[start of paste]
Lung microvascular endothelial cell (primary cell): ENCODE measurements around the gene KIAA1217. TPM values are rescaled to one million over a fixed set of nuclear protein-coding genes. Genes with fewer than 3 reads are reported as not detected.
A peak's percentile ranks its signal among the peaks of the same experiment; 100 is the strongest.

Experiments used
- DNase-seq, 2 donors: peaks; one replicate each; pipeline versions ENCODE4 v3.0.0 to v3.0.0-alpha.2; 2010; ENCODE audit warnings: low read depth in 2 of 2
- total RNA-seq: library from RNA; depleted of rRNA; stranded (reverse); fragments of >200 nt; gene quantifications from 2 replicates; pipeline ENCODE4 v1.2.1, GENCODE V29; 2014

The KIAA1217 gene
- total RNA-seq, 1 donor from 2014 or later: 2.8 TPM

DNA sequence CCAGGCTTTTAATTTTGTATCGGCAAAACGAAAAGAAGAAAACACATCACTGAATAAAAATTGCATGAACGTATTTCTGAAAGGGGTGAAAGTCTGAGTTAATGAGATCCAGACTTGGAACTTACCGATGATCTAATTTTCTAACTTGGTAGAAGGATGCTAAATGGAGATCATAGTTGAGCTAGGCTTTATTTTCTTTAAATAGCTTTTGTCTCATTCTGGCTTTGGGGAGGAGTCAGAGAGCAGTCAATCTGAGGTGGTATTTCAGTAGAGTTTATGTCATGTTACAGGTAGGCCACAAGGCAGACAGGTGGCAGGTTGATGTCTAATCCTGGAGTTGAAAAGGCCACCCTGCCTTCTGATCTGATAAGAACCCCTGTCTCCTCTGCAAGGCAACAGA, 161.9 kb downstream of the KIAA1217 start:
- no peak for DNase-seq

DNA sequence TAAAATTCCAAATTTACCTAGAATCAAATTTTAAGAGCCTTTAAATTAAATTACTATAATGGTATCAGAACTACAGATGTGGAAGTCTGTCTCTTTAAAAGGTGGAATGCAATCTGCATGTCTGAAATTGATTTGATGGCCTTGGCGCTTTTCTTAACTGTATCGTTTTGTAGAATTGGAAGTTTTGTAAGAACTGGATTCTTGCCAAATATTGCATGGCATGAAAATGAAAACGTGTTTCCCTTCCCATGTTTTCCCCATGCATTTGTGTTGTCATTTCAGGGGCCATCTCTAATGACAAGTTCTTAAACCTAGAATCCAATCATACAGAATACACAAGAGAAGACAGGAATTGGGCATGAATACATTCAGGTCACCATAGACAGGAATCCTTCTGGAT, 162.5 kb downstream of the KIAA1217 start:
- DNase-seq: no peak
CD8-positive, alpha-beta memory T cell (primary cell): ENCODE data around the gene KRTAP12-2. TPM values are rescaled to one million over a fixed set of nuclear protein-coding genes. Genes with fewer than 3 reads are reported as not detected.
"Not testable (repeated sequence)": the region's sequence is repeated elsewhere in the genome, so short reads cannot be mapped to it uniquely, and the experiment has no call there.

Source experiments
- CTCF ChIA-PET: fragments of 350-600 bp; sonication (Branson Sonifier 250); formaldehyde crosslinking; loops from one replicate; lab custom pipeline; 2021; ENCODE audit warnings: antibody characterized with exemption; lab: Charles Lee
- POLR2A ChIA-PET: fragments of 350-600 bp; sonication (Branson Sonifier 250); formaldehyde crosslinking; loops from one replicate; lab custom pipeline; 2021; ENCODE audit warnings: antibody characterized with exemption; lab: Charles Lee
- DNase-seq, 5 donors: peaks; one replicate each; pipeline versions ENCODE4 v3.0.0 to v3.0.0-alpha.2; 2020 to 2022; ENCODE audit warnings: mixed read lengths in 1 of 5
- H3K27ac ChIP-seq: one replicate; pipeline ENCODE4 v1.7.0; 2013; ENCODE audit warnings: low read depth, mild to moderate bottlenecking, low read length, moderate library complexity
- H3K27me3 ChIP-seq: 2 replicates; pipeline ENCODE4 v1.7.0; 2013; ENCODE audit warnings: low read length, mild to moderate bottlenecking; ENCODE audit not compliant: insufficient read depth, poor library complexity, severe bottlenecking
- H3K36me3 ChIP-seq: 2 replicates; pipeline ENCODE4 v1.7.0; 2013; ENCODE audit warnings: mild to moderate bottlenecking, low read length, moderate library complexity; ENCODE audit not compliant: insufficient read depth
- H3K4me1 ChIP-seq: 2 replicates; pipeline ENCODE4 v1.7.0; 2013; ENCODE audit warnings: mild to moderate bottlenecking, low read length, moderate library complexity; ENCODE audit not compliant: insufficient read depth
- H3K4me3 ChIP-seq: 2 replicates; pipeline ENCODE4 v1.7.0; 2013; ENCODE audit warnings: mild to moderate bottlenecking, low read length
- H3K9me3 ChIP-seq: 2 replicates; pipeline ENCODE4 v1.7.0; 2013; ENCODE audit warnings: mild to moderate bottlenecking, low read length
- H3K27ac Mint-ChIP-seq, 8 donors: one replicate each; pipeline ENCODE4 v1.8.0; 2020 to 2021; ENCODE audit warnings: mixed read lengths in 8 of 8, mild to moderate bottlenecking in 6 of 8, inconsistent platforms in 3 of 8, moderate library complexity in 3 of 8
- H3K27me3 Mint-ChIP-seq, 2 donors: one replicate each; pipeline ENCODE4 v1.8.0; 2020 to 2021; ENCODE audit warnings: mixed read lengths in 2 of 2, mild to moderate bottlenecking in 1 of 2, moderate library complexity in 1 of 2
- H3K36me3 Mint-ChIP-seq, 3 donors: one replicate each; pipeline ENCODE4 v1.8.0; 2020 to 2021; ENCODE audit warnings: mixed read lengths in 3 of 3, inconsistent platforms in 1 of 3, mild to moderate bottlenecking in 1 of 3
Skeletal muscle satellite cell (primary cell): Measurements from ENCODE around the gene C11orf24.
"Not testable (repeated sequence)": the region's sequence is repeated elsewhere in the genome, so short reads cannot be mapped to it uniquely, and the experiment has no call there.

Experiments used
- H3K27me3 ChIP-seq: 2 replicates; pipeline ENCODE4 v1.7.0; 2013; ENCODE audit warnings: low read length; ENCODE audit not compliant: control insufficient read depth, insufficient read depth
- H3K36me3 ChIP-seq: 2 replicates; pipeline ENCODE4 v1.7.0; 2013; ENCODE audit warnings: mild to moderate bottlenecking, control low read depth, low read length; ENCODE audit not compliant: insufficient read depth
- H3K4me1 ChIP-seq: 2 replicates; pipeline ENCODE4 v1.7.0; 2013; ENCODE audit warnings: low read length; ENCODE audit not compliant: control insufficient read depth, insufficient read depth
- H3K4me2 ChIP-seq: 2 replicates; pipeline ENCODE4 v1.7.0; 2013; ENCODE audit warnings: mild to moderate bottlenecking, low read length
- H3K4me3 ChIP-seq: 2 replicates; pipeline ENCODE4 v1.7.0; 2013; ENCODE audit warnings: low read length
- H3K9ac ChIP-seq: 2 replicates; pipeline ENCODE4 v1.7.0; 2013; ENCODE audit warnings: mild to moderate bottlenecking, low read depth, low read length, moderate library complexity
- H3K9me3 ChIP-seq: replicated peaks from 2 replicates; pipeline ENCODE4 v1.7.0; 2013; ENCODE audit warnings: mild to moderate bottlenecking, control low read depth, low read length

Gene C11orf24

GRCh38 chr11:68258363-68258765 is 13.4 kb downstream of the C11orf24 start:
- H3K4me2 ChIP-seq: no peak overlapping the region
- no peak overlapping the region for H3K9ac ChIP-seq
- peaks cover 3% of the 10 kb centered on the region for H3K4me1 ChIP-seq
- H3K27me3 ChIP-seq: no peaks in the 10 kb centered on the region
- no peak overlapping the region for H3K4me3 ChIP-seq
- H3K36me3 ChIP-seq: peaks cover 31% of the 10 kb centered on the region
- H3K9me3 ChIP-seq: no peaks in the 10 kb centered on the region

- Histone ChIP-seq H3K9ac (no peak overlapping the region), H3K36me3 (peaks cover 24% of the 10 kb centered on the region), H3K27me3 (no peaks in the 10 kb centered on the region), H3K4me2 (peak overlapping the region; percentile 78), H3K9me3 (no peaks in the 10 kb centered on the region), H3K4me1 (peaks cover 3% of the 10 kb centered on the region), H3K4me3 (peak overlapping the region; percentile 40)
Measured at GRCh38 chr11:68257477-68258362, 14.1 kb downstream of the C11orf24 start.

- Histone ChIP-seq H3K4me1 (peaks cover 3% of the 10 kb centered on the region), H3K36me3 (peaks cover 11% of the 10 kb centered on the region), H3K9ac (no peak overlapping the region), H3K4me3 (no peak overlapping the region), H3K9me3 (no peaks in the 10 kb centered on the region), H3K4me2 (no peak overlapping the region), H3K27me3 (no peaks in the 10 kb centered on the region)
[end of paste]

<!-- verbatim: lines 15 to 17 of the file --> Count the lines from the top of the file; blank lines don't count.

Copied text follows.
- CTCF ChIA-PET: fragments of 350-600 bp; sonication (Branson Sonifier 250); formaldehyde crosslinking; loops from one replicate; lab custom pipeline; 2021; ENCODE audit warnings: antibody characterized with exemption; lab: Charles Lee
- POLR2A ChIA-PET: fragments of 350-600 bp; sonication (Branson Sonifier 250); formaldehyde crosslinking; loops from one replicate; lab custom pipeline; 2021; ENCODE audit warnings: antibody characterized with exemption; lab: Charles Lee
- DNase-seq, 5 donors: peaks; one replicate each; pipeline versions ENCODE4 v3.0.0 to v3.0.0-alpha.2; 2020 to 2022; ENCODE audit warnings: mixed read lengths in 1 of 5